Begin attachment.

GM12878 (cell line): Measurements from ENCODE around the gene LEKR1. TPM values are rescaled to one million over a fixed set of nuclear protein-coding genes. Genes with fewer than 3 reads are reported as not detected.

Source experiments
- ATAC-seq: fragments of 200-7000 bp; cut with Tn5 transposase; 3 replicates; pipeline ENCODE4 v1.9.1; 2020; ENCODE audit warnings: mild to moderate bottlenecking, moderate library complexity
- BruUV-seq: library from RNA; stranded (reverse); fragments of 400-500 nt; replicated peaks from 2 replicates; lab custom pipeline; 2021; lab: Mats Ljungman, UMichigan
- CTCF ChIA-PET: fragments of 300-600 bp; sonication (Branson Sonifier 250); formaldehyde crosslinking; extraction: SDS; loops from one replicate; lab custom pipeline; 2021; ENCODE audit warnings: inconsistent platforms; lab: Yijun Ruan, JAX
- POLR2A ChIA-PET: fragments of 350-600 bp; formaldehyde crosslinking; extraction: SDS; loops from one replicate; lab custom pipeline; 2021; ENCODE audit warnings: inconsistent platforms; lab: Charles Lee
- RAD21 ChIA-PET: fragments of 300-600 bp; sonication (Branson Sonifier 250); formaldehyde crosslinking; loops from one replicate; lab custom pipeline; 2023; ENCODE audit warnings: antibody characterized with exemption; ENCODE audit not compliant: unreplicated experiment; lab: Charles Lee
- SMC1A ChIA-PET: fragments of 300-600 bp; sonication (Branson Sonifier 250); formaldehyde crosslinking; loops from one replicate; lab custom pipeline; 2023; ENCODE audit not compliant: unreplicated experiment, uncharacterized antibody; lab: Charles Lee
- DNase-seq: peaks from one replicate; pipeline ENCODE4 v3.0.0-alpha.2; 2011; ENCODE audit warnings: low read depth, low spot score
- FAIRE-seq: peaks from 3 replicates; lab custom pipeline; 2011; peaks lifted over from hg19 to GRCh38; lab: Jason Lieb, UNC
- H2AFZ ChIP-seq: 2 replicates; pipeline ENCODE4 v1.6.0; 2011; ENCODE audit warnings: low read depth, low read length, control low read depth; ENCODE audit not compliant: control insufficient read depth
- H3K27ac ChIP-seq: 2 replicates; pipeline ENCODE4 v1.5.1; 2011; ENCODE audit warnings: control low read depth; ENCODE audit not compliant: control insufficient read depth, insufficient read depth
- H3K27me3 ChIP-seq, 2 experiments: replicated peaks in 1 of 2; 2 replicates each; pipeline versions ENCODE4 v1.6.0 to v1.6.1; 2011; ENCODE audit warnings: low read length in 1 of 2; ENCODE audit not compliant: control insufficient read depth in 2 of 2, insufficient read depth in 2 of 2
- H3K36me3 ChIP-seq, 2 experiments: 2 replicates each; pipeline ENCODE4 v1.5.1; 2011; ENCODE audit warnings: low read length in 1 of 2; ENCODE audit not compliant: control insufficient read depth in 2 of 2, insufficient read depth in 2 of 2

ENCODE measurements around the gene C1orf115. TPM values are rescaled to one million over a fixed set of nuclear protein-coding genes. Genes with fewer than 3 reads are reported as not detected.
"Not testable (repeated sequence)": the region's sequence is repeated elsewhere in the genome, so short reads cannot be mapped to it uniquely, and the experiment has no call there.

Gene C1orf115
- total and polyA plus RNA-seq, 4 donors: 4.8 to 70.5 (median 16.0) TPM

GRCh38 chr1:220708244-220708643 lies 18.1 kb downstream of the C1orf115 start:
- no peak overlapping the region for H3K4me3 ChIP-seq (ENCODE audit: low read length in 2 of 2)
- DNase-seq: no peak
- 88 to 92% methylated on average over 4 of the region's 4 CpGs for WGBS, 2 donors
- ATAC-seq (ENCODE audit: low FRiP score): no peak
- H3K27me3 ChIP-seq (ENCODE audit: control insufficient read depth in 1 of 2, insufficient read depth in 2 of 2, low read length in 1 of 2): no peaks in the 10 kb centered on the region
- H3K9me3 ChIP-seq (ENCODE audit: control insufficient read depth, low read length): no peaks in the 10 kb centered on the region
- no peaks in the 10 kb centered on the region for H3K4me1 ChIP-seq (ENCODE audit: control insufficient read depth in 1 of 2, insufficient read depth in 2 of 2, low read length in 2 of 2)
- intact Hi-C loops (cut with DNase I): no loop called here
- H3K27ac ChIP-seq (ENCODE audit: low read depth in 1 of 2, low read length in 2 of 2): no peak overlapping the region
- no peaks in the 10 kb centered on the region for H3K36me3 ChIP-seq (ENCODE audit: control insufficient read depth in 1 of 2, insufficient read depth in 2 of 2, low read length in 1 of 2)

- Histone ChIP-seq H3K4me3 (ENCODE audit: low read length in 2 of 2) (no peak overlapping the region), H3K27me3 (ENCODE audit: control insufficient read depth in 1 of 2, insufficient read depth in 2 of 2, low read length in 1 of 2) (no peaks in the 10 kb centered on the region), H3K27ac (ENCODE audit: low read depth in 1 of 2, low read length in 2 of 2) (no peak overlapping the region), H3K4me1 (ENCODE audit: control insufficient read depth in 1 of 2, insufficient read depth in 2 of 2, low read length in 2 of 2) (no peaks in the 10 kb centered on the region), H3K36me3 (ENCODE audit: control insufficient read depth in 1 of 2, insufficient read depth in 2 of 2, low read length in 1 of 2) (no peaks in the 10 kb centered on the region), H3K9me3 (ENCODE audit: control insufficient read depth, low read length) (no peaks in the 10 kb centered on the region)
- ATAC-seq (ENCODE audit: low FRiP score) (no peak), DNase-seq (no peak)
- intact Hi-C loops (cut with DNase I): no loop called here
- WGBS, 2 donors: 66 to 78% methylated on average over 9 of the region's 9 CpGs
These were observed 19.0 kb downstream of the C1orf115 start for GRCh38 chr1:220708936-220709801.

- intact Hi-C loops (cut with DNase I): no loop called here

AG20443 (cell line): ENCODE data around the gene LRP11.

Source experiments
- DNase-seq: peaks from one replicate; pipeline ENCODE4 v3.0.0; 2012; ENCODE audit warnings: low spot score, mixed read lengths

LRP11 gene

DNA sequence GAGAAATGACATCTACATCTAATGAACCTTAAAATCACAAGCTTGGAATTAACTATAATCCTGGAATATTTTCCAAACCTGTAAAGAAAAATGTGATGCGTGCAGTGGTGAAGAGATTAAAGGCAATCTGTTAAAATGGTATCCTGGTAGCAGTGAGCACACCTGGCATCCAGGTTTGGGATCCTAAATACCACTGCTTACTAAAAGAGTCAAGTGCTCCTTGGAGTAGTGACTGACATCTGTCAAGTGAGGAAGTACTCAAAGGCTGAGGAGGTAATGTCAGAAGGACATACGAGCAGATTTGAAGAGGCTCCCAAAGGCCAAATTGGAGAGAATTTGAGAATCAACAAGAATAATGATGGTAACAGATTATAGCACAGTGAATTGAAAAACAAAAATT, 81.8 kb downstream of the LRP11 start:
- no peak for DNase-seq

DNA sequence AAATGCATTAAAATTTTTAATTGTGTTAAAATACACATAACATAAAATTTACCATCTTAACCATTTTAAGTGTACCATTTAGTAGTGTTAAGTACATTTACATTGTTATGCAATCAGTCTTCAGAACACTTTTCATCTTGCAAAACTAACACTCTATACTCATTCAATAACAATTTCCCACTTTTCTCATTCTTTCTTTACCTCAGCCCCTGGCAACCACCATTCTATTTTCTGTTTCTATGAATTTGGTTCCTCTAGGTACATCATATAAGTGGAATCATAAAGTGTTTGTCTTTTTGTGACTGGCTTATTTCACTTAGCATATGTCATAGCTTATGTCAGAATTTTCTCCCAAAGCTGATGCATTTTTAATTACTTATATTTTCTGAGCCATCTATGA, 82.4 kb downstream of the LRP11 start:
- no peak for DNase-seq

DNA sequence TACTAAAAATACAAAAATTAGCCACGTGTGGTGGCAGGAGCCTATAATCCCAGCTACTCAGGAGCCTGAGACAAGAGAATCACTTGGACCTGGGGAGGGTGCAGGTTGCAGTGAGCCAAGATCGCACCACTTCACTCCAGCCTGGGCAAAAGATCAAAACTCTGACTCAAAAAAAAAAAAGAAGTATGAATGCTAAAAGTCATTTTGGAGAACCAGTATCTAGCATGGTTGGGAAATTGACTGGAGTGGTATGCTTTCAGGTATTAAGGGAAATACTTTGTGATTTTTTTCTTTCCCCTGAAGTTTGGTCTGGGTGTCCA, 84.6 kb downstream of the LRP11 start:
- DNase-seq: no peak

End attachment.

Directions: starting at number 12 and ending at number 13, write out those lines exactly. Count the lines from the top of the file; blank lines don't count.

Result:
- H3K27ac ChIP-seq: 2 replicates; pipeline ENCODE4 v1.5.1; 2011; ENCODE audit warnings: control low read depth; ENCODE audit not compliant: control insufficient read depth, insufficient read depth
- H3K27me3 ChIP-seq, 2 experiments: replicated peaks in 1 of 2; 2 replicates each; pipeline versions ENCODE4 v1.6.0 to v1.6.1; 2011; ENCODE audit warnings: low read length in 1 of 2; ENCODE audit not compliant: control insufficient read depth in 2 of 2, insufficient read depth in 2 of 2